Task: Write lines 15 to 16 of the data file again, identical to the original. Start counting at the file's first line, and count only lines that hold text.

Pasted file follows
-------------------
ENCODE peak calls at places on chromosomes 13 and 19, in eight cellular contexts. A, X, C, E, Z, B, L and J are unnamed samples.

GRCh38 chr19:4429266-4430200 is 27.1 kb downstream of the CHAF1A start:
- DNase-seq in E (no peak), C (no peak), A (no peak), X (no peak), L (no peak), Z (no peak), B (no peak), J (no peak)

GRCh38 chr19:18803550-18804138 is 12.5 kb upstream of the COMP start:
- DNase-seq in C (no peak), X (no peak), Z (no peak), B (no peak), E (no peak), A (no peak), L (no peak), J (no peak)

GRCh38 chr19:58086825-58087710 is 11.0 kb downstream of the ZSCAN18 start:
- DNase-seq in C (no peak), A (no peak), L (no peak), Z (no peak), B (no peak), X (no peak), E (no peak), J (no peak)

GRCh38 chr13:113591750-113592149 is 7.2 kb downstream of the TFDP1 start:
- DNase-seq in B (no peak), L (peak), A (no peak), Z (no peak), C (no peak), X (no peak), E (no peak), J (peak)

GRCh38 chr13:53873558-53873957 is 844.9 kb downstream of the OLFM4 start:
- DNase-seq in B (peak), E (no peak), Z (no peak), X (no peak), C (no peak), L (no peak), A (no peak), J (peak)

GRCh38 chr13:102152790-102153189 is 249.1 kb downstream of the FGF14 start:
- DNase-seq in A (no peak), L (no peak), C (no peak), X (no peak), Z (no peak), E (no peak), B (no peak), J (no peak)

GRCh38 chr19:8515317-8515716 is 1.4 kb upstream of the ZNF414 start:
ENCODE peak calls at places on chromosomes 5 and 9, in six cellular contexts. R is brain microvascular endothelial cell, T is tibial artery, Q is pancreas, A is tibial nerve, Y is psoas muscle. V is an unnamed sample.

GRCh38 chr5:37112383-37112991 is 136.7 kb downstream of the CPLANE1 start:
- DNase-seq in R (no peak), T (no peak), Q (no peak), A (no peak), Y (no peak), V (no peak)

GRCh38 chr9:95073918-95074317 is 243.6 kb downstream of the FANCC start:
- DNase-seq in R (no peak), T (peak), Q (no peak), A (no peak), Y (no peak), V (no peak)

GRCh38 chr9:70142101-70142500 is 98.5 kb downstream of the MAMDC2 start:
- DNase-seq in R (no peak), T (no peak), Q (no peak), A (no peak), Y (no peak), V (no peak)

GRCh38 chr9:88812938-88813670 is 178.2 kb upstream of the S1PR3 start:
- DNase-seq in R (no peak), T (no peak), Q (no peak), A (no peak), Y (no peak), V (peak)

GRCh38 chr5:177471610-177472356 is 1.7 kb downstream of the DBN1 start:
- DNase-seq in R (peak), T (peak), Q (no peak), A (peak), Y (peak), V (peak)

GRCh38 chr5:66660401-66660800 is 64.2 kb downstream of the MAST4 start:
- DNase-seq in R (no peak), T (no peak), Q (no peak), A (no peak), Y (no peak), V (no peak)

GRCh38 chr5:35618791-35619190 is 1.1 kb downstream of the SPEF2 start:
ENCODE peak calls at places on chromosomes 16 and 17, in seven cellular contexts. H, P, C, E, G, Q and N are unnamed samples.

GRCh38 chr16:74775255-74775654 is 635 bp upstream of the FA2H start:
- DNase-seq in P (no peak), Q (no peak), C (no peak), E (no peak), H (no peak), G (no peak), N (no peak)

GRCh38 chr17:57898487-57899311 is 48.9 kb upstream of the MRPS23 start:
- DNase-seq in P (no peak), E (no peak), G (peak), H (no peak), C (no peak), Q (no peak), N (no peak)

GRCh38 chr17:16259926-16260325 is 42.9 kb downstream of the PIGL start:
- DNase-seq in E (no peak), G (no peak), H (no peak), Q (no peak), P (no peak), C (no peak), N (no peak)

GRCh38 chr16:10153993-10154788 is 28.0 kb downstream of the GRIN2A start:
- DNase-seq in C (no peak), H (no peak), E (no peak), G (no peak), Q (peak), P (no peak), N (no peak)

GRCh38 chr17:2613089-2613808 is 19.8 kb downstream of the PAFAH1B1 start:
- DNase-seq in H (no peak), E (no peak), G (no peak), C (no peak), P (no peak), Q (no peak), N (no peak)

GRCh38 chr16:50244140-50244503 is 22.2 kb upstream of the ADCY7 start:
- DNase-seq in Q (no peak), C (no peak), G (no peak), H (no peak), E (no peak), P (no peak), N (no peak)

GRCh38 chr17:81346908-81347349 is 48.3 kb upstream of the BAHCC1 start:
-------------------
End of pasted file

ENCODE peak calls at places on chromosomes 5 and 9, in six cellular contexts. R is brain microvascular endothelial cell, T is tibial artery, Q is pancreas, A is tibial nerve, Y is psoas muscle. V is an unnamed sample.

GRCh38 chr5:37112383-37112991 is 136.7 kb downstream of the CPLANE1 start: